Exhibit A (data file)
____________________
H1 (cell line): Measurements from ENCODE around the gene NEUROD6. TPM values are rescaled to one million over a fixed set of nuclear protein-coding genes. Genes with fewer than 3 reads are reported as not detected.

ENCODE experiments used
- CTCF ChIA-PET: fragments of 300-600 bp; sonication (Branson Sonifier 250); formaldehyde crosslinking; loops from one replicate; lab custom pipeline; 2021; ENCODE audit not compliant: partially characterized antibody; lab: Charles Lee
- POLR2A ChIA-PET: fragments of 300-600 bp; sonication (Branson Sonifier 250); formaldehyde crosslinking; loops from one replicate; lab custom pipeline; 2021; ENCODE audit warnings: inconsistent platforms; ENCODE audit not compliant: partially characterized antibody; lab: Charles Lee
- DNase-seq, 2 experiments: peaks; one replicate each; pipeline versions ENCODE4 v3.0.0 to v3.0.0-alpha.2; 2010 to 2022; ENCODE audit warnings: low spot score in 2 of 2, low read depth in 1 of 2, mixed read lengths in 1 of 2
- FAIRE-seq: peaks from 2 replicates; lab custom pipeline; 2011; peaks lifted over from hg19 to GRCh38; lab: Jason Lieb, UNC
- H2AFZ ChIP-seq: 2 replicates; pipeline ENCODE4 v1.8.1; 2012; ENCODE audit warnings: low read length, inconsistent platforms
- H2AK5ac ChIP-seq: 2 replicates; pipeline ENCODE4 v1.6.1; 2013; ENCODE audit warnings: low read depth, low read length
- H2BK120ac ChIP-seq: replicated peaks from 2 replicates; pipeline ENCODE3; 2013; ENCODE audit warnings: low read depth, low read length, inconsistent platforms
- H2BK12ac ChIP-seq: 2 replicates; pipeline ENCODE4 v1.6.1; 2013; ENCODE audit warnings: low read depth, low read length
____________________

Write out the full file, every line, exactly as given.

H1 (cell line): Measurements from ENCODE around the gene NEUROD6. TPM values are rescaled to one million over a fixed set of nuclear protein-coding genes. Genes with fewer than 3 reads are reported as not detected.

ENCODE experiments used
- CTCF ChIA-PET: fragments of 300-600 bp; sonication (Branson Sonifier 250); formaldehyde crosslinking; loops from one replicate; lab custom pipeline; 2021; ENCODE audit not compliant: partially characterized antibody; lab: Charles Lee
- POLR2A ChIA-PET: fragments of 300-600 bp; sonication (Branson Sonifier 250); formaldehyde crosslinking; loops from one replicate; lab custom pipeline; 2021; ENCODE audit warnings: inconsistent platforms; ENCODE audit not compliant: partially characterized antibody; lab: Charles Lee
- DNase-seq, 2 experiments: peaks; one replicate each; pipeline versions ENCODE4 v3.0.0 to v3.0.0-alpha.2; 2010 to 2022; ENCODE audit warnings: low spot score in 2 of 2, low read depth in 1 of 2, mixed read lengths in 1 of 2
- FAIRE-seq: peaks from 2 replicates; lab custom pipeline; 2011; peaks lifted over from hg19 to GRCh38; lab: Jason Lieb, UNC
- H2AFZ ChIP-seq: 2 replicates; pipeline ENCODE4 v1.8.1; 2012; ENCODE audit warnings: low read length, inconsistent platforms
- H2AK5ac ChIP-seq: 2 replicates; pipeline ENCODE4 v1.6.1; 2013; ENCODE audit warnings: low read depth, low read length
- H2BK120ac ChIP-seq: replicated peaks from 2 replicates; pipeline ENCODE3; 2013; ENCODE audit warnings: low read depth, low read length, inconsistent platforms
- H2BK12ac ChIP-seq: 2 replicates; pipeline ENCODE4 v1.6.1; 2013; ENCODE audit warnings: low read depth, low read length